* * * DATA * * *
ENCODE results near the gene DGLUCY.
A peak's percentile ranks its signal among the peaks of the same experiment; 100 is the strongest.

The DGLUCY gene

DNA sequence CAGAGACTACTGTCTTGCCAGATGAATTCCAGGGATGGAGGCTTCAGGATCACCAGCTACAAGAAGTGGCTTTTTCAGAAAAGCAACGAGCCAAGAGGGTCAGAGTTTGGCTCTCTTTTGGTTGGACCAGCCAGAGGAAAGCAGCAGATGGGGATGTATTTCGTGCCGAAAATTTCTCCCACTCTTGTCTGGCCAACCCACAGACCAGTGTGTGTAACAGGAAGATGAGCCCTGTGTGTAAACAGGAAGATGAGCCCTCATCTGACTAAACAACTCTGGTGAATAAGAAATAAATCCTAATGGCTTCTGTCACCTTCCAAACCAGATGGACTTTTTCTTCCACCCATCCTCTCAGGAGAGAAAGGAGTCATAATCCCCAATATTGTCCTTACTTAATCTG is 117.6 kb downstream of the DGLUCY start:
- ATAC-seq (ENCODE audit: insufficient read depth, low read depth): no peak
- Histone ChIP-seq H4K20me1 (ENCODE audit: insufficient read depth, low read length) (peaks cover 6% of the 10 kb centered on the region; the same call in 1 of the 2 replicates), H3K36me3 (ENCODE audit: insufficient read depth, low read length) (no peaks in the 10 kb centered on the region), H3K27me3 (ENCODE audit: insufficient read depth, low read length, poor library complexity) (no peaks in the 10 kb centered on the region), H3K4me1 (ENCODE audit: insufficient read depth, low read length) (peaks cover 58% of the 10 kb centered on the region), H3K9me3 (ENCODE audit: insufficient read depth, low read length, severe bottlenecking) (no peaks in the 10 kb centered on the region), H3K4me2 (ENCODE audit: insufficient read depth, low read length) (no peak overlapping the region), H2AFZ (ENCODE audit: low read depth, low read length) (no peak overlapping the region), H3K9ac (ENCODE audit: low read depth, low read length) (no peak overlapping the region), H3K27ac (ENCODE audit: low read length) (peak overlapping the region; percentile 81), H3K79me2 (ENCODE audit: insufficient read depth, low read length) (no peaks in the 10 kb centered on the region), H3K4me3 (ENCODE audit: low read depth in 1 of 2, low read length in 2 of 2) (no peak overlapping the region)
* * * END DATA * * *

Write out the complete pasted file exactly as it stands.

ENCODE results near the gene DGLUCY.
A peak's percentile ranks its signal among the peaks of the same experiment; 100 is the strongest.

The DGLUCY gene

DNA sequence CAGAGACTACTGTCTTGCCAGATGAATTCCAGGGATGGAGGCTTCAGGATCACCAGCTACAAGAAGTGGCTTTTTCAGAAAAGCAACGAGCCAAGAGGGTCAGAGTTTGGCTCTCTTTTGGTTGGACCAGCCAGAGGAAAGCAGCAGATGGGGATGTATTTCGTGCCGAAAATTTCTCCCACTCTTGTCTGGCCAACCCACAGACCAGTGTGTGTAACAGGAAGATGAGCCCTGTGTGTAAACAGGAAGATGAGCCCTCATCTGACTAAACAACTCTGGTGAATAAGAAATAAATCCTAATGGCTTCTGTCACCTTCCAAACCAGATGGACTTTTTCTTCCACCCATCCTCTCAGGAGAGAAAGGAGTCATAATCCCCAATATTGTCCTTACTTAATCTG is 117.6 kb downstream of the DGLUCY start:
- ATAC-seq (ENCODE audit: insufficient read depth, low read depth): no peak
- Histone ChIP-seq H4K20me1 (ENCODE audit: insufficient read depth, low read length) (peaks cover 6% of the 10 kb centered on the region; the same call in 1 of the 2 replicates), H3K36me3 (ENCODE audit: insufficient read depth, low read length) (no peaks in the 10 kb centered on the region), H3K27me3 (ENCODE audit: insufficient read depth, low read length, poor library complexity) (no peaks in the 10 kb centered on the region), H3K4me1 (ENCODE audit: insufficient read depth, low read length) (peaks cover 58% of the 10 kb centered on the region), H3K9me3 (ENCODE audit: insufficient read depth, low read length, severe bottlenecking) (no peaks in the 10 kb centered on the region), H3K4me2 (ENCODE audit: insufficient read depth, low read length) (no peak overlapping the region), H2AFZ (ENCODE audit: low read depth, low read length) (no peak overlapping the region), H3K9ac (ENCODE audit: low read depth, low read length) (no peak overlapping the region), H3K27ac (ENCODE audit: low read length) (peak overlapping the region; percentile 81), H3K79me2 (ENCODE audit: insufficient read depth, low read length) (no peaks in the 10 kb centered on the region), H3K4me3 (ENCODE audit: low read depth in 1 of 2, low read length in 2 of 2) (no peak overlapping the region)